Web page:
Our nation’s first compulsory-education law, passed in Massachusetts in 1647, was intended as a prophylactic against Catholic incursions. Like many modern progressives, the Puritans believed that the truth of their view of the world was entirely self-evident, and that the only things that could stand in the way of the communication of that truth were ignorance or wicked and mulish heresy. That law, the “Old Deluder Satan Act,” as it came to be known, echoes the familiar charge that the Catholic Church does the work of Satan by laboring “to keep men from knowledge of the Scriptures, as in former times by keeping them in an unknown tongue.” Universal literacy would protect the Puritan young against the “false glosses of saint-seeming deceivers,” meaning Christians with religious views at odds with those of the Puritans. That anti-Catholic animus would carry through into the 19th century, with the infamous Blaine amendments — still law in many states — which sought to inhibit the proliferation of Catholic schools by denying them education funding. For anti-Catholic leaders such as Representative James Blaine and his ilk, as for our contemporary progressives, Americans were to have just as much religious liberty as was compatible with their political demands.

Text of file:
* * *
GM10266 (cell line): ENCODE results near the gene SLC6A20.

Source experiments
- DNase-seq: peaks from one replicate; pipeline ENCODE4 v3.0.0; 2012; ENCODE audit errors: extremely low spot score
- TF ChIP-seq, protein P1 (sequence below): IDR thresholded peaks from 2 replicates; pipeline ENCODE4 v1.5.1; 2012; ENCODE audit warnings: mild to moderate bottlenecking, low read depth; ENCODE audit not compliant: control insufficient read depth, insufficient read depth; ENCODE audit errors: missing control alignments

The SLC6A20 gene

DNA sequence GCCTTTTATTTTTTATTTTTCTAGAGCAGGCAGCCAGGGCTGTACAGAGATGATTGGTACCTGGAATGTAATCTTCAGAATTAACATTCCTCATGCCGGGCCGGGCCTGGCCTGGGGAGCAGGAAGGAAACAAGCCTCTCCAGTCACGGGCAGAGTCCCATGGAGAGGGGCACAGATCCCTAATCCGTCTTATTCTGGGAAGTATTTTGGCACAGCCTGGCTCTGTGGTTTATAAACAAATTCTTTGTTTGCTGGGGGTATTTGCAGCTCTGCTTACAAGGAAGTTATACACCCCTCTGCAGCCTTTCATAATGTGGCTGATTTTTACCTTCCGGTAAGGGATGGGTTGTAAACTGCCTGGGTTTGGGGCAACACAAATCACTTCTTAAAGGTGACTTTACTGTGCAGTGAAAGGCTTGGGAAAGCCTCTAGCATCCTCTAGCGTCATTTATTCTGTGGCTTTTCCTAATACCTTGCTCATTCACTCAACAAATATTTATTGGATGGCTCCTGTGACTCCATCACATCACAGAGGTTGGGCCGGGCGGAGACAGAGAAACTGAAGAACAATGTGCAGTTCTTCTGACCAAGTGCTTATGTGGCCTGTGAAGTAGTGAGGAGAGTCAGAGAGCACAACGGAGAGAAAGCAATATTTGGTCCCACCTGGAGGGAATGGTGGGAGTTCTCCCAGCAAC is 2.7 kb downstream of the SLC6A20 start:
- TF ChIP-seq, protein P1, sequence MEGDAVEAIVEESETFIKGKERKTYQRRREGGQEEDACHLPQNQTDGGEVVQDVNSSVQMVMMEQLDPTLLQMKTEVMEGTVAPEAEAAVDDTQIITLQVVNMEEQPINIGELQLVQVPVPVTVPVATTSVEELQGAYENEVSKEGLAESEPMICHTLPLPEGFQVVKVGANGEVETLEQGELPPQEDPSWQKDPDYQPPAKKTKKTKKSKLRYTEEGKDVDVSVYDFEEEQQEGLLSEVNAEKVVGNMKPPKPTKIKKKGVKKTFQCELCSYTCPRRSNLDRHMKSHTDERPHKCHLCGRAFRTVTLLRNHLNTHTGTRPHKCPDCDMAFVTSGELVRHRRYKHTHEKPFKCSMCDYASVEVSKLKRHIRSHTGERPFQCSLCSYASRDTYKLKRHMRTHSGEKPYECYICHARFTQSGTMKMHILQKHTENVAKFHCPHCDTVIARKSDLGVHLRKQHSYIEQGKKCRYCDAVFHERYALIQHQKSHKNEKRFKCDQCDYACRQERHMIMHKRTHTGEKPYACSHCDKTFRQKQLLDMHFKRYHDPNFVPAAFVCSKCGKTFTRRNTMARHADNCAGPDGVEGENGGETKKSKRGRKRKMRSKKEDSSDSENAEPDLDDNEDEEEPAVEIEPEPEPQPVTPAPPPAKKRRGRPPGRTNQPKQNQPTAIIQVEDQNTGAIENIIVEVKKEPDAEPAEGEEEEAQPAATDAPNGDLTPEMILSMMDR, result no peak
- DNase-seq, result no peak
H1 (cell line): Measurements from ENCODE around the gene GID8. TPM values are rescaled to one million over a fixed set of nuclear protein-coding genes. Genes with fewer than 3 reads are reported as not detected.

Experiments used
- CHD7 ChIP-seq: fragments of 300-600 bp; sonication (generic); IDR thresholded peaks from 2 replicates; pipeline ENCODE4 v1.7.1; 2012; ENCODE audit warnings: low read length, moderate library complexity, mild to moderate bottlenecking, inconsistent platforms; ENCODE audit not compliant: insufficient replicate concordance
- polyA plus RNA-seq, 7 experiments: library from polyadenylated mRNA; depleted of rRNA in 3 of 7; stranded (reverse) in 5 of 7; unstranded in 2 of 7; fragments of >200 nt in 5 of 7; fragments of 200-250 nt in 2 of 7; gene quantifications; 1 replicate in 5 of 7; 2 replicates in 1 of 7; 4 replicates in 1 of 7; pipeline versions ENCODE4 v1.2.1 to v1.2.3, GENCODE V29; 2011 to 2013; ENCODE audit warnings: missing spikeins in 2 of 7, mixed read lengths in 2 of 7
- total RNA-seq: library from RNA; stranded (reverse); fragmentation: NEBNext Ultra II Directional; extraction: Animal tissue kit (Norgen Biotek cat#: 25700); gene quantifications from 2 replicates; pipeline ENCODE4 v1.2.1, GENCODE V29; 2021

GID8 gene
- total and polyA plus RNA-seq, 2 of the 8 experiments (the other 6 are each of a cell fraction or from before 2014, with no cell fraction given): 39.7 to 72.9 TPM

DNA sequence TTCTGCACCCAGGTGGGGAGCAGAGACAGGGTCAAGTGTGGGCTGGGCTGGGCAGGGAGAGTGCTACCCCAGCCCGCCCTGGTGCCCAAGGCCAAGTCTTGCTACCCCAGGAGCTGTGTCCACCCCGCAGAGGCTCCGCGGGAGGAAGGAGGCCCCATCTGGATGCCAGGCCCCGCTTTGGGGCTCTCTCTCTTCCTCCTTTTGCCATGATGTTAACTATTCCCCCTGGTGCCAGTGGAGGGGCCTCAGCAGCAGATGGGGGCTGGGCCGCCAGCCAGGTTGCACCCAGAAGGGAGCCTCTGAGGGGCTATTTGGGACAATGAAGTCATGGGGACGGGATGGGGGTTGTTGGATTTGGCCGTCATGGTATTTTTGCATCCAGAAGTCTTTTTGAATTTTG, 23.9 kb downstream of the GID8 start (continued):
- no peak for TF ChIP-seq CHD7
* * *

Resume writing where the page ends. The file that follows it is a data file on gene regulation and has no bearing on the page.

(Amusingly, these ancient anti-Catholic initiatives prefigure tutelary assumptions about the state embraced by contemporary right-wing Catholic “integralists” such as Adrian Vermeule and Sohrab Ahmari. Plus ça change.)

The Blaine amendments are a product of that middle-19th-century hysteria, when the anti-Catholic Know Nothing organization was a major force in our public life, especially in New England — in Massachusetts, the Know Nothings controlled both the governorship and almost every seat in the state legislature. There was a great deal of anti-immigrant racial hokum (“The idea of a ‘melting pot’ belongs to a pre-Mendelian age,” the eugenicist Charles Davenport wrote) and stuff that would have been familiar in 17th-century Massachusetts — but also much that is closely related to the anti-homeschooling arguments of Professors West, Bartholet, et al. Catholic immigrants and their backwards cultures, the argument went, could not “contribute positively to a democratic society” and were likely to “depress the community’s overall economic health.”